October 3, Graduate Center: Vladimir Shpilrain (The City College of New York), Authentication schemes
Abstract: In the first part of my talk, I will describe a couple of general ways of constructing Feige-Fiat-Shamir-like authentication schemes from actions of a semigroup on a set, without exploiting any specific algebraic properties of the set acted upon. Then I will give several concrete realizations of this general idea, and in particular, describe several authentication schemes where both forgery (a.k.a. impersonation) and recovering the prover's long-term private key are NP-hard. Computationally hard problems that can be employed in these realizations include Graph Homomorphism, Graph Colorability, Diophantine Problem, and many others.
In the second part of the talk, I will describe an authentication scheme, based on an altogether different idea, where forgery is apparently infeasible without finding the prover's long-term private key.
This is joint work with Dima Grigoriev.
October 17, Graduate Center: Alex Myasnikov (Stevens Institute), Cryptanalysis of the Anshel-Anshel-Goldfeld-Lemieux key agreement protocol
Abstract: The Anshel-Anshel-Goldfeld-Lemieux (abbreviated AAGL) key agreement protocol is proposed to be used on low-cost platforms that constrain the use of computational resources. The core of the protocol is the concept of an Algebraic Eraser (abbreviated AE) which is claimed to be a suitable primitive for use within lightweight cryptography. The underlying motivation for AAGL protocol is the need to secure networks which deploy Radio Frequency Identification (RFID) tags used for identification, authentication, tracing and point-of-sale applications.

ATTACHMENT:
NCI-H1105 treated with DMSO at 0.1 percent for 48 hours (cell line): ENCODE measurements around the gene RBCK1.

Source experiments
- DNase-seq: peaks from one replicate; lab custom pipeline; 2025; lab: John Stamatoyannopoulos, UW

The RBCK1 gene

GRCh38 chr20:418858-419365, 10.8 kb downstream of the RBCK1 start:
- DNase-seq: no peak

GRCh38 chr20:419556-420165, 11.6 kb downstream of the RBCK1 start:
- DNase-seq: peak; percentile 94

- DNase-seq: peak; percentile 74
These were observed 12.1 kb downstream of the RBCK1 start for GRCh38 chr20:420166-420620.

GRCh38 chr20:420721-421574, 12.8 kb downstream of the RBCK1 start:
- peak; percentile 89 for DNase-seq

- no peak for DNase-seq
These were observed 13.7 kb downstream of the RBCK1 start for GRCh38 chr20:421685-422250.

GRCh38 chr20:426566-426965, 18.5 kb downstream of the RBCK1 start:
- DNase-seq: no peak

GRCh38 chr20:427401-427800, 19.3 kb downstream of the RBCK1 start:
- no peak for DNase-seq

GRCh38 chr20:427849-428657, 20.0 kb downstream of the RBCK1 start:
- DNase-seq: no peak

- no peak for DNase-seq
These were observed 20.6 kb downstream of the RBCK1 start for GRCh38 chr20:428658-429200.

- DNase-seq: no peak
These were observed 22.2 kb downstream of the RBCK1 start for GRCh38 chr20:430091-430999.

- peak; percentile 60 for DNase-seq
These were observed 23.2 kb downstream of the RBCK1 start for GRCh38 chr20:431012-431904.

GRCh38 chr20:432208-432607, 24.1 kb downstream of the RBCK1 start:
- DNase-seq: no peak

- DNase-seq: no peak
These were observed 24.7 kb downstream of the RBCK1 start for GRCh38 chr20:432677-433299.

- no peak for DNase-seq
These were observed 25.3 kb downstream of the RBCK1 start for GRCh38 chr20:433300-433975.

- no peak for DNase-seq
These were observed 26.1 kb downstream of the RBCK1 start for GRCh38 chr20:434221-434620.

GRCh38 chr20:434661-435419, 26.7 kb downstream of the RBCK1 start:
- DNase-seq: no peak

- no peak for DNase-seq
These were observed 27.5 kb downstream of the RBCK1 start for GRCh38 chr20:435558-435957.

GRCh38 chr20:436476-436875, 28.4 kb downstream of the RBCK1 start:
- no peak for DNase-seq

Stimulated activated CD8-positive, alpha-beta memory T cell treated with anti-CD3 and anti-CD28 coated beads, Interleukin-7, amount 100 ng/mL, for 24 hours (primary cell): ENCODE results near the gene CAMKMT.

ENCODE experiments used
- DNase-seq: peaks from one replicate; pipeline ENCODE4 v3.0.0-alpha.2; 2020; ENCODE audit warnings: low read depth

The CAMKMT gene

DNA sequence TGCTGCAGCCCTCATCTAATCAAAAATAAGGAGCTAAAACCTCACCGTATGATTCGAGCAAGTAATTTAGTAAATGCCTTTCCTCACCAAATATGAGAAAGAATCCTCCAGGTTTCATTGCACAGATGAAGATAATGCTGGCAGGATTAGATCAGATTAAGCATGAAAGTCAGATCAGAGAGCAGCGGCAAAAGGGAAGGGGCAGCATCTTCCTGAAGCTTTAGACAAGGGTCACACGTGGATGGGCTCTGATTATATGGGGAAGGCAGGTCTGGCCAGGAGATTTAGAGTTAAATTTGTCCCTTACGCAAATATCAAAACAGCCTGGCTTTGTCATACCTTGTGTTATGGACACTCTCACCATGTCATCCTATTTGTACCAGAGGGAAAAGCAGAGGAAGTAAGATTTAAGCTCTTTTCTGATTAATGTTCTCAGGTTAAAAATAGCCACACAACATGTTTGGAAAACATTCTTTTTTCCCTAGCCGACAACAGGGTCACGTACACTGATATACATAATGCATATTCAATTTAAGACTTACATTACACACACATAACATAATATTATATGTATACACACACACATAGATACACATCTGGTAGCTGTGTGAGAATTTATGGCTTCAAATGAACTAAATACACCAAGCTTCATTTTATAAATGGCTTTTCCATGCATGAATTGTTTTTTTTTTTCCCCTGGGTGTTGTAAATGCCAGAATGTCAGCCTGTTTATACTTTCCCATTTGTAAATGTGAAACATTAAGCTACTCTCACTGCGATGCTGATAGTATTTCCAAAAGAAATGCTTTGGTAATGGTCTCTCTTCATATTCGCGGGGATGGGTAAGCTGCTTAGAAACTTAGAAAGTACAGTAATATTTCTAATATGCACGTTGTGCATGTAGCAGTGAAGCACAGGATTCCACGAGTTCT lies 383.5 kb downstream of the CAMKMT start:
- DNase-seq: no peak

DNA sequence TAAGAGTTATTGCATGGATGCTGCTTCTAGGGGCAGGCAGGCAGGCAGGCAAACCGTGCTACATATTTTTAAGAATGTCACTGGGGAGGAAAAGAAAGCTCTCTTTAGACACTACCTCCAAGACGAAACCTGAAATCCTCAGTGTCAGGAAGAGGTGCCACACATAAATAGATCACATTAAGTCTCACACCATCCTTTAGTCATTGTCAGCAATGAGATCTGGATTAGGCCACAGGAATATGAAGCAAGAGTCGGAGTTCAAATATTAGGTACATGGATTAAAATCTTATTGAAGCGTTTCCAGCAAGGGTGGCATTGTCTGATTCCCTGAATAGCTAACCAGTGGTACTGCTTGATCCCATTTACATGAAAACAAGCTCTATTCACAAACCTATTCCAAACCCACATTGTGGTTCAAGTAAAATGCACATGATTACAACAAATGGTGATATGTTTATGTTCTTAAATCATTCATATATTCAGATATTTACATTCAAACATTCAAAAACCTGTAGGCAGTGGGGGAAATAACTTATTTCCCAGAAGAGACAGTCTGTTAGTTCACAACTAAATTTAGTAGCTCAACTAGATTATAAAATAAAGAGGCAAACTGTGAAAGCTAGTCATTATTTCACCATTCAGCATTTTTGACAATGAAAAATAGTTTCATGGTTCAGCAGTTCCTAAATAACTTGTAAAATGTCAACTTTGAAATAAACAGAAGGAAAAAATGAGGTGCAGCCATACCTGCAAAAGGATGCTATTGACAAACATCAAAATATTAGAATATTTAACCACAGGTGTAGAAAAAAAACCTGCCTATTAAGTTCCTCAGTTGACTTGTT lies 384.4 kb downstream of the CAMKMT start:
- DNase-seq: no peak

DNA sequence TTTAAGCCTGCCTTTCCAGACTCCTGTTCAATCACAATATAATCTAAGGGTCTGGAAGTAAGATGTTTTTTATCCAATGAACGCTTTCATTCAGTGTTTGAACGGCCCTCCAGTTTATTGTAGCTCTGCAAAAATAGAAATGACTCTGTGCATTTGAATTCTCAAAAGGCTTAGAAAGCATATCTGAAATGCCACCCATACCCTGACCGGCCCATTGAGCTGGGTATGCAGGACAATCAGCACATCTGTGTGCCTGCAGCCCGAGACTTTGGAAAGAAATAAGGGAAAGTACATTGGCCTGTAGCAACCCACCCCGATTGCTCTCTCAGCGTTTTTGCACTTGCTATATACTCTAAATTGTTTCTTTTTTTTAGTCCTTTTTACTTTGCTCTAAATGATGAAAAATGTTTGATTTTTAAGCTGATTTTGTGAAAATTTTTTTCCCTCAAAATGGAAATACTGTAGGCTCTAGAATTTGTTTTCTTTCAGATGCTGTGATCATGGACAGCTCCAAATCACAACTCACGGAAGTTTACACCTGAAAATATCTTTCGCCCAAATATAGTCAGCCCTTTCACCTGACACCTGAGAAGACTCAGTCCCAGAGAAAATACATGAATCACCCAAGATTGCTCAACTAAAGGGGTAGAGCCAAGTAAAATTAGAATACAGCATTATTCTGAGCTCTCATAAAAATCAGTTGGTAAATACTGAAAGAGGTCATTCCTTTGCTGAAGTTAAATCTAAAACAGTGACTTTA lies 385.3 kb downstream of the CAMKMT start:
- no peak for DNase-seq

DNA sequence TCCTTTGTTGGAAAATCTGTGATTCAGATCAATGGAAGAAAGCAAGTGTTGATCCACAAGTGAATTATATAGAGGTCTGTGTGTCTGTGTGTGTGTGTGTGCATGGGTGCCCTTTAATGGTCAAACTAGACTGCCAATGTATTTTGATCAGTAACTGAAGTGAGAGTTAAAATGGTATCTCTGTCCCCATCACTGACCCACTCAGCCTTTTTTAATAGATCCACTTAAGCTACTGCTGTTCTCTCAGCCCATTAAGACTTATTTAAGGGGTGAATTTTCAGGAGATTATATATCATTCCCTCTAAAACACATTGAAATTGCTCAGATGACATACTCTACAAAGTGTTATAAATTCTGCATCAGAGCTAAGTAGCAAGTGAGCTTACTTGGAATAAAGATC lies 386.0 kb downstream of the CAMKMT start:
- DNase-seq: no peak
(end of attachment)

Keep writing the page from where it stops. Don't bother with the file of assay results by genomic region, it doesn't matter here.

In this talk we revisit the computational problem on which AE relies and heuristically analyze its hardness. We show that for proposed parameter values it is impossible to instantiate the secure protocol. To be more precise, in 100% of randomly generated instances of the protocol we were able to find a secret conjugator z generated by the TTP algorithm (part of AAGL protocol).
October 31, Graduate Center: Ben Fine (Fairfield University), Challenge-Response Password Security Using Combinatorial Group Theory
November 7, Graduate Center: Alexander Ushakov (Stevens Institute of Technology), The conjugacy problem in Grigorchuk's group
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